Tuesday, January 4, 2011

Movies Worth Googling: Strange Movie Reviews by Jenny Orosel


I am probably going to burn in Hell. No, I have never had any great fear of Hell; growing up, my family’s beliefs ranged from Judaism to Christian Science, Atheism and a few agnostics thrown in for good luck (none of which are particularly known for their fire and brimstone). But, yes, I’m probably going to Hell. Why? Because this month I tackle “Nunsploitation” movies.

Nunsploitation came to prominence in the 70s, along with many other subgenres like Blaxploitation, Sexploitation and the ever-popular “Women in Prison” movies. The allure of Nunsploitation seems to center around the mystery behind closed convent doors and, like Women in Prison flicks, what kind of naughtiness happens when women are locked up together. Unlike the bad girls of the WOP flicks, the nuns also have the image of innocence. Combine those two, and you have the whole corruption factor which becomes the defining characteristic of Nunsploitation.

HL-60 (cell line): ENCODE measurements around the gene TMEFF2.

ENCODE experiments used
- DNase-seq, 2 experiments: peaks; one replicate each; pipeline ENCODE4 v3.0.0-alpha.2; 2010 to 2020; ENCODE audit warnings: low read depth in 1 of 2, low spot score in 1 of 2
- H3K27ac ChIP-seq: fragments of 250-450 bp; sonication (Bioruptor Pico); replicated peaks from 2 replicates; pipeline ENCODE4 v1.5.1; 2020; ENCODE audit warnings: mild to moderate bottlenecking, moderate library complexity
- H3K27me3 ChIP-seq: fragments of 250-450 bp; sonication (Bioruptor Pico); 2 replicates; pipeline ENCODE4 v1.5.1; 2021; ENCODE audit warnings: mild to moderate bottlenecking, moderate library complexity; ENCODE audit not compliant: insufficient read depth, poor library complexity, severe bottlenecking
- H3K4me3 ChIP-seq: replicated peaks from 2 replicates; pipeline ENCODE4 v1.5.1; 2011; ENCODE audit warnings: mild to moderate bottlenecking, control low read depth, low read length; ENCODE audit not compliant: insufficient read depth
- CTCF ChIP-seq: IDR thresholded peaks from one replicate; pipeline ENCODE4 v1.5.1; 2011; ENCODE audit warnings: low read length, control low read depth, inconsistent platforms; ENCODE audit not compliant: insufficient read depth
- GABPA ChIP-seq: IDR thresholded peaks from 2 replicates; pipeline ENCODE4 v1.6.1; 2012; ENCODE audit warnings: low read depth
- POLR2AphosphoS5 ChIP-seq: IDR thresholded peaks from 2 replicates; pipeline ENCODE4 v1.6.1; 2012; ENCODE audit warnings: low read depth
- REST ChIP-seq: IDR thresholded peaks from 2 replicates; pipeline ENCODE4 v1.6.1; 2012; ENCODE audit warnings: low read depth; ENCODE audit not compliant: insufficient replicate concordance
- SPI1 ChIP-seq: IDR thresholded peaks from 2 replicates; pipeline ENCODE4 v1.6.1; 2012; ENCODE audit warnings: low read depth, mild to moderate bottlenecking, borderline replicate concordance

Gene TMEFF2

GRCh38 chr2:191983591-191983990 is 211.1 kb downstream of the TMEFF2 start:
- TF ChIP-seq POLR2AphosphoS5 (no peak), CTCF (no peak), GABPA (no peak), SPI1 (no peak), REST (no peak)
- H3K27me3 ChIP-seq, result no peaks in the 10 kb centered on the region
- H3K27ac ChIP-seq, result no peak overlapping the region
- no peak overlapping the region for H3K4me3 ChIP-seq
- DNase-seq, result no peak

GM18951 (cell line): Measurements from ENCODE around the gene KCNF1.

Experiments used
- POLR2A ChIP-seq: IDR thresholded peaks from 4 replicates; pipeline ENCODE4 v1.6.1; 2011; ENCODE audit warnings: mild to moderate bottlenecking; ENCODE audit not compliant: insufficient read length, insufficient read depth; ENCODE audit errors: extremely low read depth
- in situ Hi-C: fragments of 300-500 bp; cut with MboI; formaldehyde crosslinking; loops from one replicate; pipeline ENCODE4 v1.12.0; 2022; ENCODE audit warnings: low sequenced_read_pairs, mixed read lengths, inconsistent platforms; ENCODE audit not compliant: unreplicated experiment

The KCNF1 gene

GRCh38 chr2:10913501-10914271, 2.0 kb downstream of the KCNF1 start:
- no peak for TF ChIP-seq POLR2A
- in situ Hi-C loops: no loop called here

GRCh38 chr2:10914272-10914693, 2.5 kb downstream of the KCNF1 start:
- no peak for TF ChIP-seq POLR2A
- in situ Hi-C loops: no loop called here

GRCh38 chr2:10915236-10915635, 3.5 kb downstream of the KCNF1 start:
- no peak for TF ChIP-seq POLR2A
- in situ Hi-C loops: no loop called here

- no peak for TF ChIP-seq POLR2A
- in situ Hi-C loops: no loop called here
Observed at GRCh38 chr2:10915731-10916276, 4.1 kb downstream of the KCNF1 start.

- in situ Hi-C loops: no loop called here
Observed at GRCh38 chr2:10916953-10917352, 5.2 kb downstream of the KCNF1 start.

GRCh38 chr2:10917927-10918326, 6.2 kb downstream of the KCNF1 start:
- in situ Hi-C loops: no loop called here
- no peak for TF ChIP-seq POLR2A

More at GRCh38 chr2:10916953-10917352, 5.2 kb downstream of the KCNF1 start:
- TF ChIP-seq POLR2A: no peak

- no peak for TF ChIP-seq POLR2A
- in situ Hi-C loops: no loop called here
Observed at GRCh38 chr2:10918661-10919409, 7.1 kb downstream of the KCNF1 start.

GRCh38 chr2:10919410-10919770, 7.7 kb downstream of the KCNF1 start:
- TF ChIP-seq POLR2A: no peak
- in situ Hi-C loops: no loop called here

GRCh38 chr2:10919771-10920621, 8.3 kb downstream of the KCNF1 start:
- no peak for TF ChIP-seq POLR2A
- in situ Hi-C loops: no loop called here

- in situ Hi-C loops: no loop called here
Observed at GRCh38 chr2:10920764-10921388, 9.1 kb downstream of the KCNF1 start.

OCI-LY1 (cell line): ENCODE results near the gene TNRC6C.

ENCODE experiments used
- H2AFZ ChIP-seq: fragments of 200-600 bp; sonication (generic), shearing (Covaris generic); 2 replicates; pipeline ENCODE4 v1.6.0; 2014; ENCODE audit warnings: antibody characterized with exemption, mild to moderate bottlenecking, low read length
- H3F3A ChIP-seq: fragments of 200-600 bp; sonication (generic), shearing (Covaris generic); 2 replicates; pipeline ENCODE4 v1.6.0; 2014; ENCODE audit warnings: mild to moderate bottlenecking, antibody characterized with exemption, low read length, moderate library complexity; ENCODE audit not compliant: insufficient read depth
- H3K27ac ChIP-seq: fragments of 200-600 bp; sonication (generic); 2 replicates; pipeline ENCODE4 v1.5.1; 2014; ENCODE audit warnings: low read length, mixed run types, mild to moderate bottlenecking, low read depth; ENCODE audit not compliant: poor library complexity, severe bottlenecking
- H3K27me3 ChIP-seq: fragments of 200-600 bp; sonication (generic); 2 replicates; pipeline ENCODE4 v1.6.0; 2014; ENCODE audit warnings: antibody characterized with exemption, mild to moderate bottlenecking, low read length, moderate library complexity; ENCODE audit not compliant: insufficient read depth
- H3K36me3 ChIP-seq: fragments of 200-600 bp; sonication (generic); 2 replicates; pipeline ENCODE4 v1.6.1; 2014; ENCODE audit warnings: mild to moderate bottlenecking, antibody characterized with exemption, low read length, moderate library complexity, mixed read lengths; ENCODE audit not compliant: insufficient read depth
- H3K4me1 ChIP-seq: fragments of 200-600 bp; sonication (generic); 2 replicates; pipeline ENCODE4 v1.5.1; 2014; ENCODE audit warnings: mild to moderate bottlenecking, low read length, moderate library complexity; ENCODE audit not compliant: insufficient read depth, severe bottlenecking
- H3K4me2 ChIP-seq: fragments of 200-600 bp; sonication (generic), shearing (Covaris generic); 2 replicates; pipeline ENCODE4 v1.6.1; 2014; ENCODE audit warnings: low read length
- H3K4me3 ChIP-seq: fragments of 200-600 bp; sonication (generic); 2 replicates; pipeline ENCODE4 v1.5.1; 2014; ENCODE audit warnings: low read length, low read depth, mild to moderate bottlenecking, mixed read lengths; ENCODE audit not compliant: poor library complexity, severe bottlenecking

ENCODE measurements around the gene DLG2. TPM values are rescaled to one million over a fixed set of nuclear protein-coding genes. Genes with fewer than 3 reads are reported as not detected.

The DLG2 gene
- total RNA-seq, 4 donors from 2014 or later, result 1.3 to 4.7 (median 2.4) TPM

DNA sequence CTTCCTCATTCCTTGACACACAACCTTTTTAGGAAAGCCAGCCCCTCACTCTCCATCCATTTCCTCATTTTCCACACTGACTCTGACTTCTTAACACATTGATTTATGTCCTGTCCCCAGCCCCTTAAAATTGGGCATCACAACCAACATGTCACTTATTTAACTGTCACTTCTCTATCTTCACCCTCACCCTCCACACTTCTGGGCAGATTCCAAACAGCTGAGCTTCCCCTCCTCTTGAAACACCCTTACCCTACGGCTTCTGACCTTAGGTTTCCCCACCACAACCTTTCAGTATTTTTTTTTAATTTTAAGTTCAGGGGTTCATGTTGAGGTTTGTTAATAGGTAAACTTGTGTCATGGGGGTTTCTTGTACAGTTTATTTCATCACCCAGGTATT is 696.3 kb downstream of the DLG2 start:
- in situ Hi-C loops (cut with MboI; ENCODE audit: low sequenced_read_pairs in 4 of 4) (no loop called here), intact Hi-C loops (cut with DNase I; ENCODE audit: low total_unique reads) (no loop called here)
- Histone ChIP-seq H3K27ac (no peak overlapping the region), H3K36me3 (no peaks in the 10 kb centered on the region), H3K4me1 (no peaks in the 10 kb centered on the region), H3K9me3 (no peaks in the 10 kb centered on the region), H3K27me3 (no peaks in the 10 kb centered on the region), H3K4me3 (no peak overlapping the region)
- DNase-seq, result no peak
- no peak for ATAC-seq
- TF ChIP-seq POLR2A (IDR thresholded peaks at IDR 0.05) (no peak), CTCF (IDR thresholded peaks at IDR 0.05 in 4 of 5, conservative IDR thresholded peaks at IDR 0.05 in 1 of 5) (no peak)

The instigation for this month’s theme was my finding a copy of Killer Nun, an Italian flick from 1979. I’d been curious to see this for a while, mainly because I’m somewhat of a Joe D’Alessandro fan. D’Alessandro became famous for his roles in a good chunk of the Warhol-produced flicks, and I got a kick out of watching him in The Gardener (plant horror is always fun). I’d heard about this for years, and only when I ran across a Blue Underground DVD did I finally get around to watching it.